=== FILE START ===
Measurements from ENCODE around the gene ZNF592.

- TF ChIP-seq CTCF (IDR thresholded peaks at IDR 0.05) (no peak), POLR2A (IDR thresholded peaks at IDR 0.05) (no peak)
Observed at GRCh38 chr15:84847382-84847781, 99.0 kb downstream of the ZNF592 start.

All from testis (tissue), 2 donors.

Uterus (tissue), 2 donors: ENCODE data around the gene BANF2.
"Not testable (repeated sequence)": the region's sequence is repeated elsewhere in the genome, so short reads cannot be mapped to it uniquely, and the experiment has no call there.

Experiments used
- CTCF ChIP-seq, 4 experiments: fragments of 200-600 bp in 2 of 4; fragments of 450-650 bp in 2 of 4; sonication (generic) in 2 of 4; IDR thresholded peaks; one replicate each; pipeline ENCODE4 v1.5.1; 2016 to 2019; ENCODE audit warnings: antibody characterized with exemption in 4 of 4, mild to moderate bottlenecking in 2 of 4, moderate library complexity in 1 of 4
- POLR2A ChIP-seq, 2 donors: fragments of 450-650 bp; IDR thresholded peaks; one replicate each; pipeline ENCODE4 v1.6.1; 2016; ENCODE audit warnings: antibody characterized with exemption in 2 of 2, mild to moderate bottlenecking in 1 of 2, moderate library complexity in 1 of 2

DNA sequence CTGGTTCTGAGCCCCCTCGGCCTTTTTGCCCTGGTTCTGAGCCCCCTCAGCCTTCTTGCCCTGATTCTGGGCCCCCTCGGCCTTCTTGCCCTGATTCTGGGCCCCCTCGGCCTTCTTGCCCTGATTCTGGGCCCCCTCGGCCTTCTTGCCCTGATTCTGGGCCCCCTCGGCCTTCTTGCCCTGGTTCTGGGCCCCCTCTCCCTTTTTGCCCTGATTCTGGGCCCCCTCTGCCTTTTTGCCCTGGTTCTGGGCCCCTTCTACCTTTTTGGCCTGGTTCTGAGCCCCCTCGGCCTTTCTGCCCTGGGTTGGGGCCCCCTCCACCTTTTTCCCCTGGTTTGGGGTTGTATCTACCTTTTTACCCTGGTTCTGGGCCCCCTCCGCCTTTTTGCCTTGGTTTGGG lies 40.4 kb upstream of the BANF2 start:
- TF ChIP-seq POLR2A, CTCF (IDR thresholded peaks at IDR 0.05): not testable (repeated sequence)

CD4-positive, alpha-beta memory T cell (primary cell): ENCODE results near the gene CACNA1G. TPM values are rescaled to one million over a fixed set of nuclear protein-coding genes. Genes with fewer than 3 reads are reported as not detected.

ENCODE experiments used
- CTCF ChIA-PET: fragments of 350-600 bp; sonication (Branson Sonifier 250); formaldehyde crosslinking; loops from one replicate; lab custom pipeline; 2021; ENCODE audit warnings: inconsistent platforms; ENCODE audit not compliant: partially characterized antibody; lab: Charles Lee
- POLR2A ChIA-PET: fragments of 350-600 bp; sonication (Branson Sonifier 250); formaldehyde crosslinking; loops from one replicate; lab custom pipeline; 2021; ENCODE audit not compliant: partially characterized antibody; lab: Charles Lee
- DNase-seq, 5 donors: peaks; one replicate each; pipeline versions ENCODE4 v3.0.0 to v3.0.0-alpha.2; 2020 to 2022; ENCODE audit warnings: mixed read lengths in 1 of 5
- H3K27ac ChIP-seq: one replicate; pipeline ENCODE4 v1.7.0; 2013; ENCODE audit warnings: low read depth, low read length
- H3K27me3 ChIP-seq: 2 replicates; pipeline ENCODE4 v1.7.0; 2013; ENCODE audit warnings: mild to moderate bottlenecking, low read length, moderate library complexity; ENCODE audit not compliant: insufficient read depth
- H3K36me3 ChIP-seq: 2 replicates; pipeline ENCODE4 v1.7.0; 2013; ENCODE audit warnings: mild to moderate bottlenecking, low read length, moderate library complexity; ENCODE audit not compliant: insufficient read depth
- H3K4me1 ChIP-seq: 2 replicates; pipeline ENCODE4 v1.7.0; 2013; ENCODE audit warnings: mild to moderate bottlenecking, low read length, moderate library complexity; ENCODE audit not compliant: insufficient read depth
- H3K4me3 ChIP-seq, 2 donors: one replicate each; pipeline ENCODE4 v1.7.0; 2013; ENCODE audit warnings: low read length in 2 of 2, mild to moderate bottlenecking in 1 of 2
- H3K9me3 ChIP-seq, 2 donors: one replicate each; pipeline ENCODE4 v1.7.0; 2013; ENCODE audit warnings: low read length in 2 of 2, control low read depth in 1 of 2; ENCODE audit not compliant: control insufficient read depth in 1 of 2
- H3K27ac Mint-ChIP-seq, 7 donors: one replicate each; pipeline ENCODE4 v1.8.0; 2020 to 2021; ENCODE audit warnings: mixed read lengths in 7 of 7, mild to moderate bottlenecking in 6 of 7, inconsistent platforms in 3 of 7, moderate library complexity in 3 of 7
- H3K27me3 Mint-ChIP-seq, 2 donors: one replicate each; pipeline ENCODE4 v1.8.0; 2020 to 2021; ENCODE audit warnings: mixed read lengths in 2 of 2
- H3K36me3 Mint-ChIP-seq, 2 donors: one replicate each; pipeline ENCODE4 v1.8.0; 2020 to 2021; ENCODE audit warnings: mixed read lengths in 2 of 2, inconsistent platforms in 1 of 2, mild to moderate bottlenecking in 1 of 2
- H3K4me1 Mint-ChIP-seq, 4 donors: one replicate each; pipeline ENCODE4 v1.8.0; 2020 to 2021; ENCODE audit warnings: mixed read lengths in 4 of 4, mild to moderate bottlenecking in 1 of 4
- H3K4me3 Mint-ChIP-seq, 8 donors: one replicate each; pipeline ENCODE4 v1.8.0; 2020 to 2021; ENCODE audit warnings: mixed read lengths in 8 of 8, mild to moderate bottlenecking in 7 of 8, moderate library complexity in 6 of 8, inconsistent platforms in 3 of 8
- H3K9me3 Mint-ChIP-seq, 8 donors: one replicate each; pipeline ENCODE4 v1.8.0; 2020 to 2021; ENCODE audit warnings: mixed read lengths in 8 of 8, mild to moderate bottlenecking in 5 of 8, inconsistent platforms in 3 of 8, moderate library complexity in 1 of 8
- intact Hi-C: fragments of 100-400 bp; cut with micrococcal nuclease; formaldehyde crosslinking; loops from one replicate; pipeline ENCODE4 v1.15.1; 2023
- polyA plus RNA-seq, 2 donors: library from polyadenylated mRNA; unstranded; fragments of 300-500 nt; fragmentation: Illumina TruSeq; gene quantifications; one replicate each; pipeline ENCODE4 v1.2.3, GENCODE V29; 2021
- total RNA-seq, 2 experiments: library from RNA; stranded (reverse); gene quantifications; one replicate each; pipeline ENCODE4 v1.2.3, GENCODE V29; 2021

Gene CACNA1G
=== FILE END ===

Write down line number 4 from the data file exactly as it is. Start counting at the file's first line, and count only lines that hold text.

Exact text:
All from testis (tissue), 2 donors.